Those gathered for the Qipco 2,000 Guineas on the Rowley Mile on April 30 in 2011 experienced an unfolding drama that is seared into their memories.
It wasn’t just the scintillating, front-running performance of Frankel as he pulverised opponents under jockey Tom Queally that made the day so memorable, but the spontaneous round of applause that swept through the Newmarket crowd with two furlongs of the mile contest still to go as those present realised they were witnessing something special.
When the 2,000 Guineas is held at Newmarket next Saturday — the first major sporting event in Britain after Culture Secretary Oliver Dowden confirmed sport can resume behind closed doors from on Monday with a race meeting at Newcastle — the stage will be different. The stands will be deserted, with only key personnel allowed through the gates.
The 2,000 Guineas at Newmarket next Saturday will be first major sporting event in Britain
This will largely be racing back to its roots — a throwback to the 1600s when King Charles II was among the in-crowd following the horses, with the only sounds being the thunder of the thoroughbreds’ hooves on turf accompanied by the shouts and screams of the jockeys.
It may be a world away from the stage Frankel graced but it could still witness something special from Pinatubo. After 11 weeks of shutdown, racing and the whole of sport are in need of a good news story. And this pugnacious colt, who won his six races as a two-year-old, might be capable of delivering it.
He could also start a story that could be the narrative of the racing summer in this most extraordinary year. Pinatubo, a son of Shamardal who carries the colours of Sheik Mohammed’s Godolphin stable, already has a lofty reputation — but one that does not extend beyond the racing village… yet.
His first-season performances included a nine-length romp in the Group One National Stakes at The Curragh, wins at Epsom’s Derby meeting, Glorious Goodwood, Royal Ascot plus Newmarket’s Dewhurst Stakes — the most prestigious two-year-old race of the British season.
That form influenced a team of international handicappers to rate Pinatubo the best European two-year-old for 25 years.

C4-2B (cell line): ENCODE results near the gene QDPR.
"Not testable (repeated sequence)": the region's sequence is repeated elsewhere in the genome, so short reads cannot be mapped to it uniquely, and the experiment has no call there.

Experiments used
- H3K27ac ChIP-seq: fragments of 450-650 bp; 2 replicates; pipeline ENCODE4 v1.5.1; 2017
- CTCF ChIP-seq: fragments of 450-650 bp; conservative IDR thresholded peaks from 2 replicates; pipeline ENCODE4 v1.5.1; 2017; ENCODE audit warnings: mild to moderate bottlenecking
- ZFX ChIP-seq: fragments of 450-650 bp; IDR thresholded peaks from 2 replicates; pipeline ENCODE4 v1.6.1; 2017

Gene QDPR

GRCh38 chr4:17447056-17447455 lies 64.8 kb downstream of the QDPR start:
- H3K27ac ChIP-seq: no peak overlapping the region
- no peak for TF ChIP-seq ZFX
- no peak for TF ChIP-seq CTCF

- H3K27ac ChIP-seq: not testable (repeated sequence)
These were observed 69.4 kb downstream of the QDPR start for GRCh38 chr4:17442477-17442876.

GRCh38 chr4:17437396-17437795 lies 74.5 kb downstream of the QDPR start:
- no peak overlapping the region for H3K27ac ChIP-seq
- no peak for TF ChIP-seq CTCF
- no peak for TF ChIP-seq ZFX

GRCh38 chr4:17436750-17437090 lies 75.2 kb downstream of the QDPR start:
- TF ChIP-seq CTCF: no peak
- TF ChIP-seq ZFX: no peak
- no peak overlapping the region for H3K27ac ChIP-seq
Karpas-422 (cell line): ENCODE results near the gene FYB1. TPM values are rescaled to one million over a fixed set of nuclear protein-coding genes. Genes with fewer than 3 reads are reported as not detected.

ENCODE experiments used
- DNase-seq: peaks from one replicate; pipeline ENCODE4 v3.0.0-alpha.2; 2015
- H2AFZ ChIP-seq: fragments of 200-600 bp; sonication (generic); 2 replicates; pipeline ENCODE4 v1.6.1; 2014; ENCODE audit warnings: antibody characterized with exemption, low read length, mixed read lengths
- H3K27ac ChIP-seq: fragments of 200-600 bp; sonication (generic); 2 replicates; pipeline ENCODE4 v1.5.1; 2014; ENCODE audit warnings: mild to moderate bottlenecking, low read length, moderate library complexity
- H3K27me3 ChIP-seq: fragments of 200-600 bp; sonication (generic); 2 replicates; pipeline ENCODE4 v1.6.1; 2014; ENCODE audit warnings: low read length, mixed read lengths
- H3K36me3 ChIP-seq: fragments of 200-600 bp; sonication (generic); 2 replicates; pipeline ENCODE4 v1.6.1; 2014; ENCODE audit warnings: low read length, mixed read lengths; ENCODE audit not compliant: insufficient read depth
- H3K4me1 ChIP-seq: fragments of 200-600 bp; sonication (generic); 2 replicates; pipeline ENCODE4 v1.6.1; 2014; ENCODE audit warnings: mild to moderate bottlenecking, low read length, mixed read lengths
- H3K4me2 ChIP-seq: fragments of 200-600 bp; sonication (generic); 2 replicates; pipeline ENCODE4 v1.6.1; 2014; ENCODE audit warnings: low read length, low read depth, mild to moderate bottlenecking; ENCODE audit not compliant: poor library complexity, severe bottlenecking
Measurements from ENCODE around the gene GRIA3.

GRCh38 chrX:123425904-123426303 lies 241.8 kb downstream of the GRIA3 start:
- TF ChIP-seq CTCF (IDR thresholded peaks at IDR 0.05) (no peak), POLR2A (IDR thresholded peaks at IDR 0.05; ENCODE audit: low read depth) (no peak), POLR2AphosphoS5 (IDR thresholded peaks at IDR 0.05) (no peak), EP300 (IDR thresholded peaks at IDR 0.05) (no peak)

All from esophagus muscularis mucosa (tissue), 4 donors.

In fact, his two-year-old efforts, the handicappers said, were superior to the level of form achieved by Frankel, whose improvement under the tutelage of legendary trainer Sir Henry Cecil ultimately saw him become the highest rated racehorse of all time in an unbeaten 14-race career.
International handicappers rated Pinatubo as the best European two-year-old for 25 years
The racing world is full of stars that have crashed and burned but there will many who will be hoping Pinatubo can continue being the real deal — and his trainer Charlie Appleby believes he has the model racehorse.
‘Pinatubo’s main asset is that he is the ultimate professional,’ said Appleby. ‘Any sportsman at the top, you generally do not see them fretting going into a champion competition whatever it is, boxing or golf.
‘Those cool, calm customers are the ones that often turn up with their “A” game and channel their positivity into the swing of the club or the punch of the glove.
‘Pinatubo has a great mind. He turns up and knows that, once those starting gates open, it is game on. He is not a horse who lights you up in the mornings.
‘We went to Wolverhampton [for his debut last year] for that reason. If we thought he was going to be the horse he has turned out to be, we would probably have turned up in a Newmarket maiden.
‘He is a well-balanced colt. He showed his true attributes last season, taking in some of the most challenging tracks in Britain at Epsom, Goodwood and Newmarket — and he has strengthened over the winter.
‘He has met every challenge we have set him so far.’
To match Frankel’s achievements both on and off the track, Pinatubo has a massive act to follow.
But Ed Chamberlin, who will anchor ITV’s coverage of the 2,000 Guineas, says the stage next weekend offers a bigger-than-normal springboard to a colt who could potentially go on to the St James’s Palace Stakes at Royal Ascot or, in an even bolder statement, have a tilt at the Investec Derby at Epsom on July 4.
Chamberlin said: ‘On the ITV journey, we have had two horses in Enable, of course with Frankie Dettori, and dual Grand National winner Tiger Roll, which have resonated beyond racing.
‘Despite his brilliance as a two-year-old, Pinatubo is miles off that at the moment. But he has the opportunity to change that largely because the 2,000 Guineas this year will have a larger audience than any recent 2,000 Guineas with people desperate for sport.
‘There will be plenty of new eyes watching the 2,000 Guineas. Our job will be to get Pinatubo into their conscience and sell the thrill of racing with a potential superstar.’ Despite Pinatubo being odds-on favourite for the 2,000 Guineas, bookmakers also see the value of him winning.
Simon Clare of Coral added: ‘The Guineas is an important race. If you get a great performance like we saw from Frankel and Sea The Stars in 2009, it sets up the season.
‘After the false start, we need something special, something explosive and thrilling. Pinatubo is the horse who could deliver it.’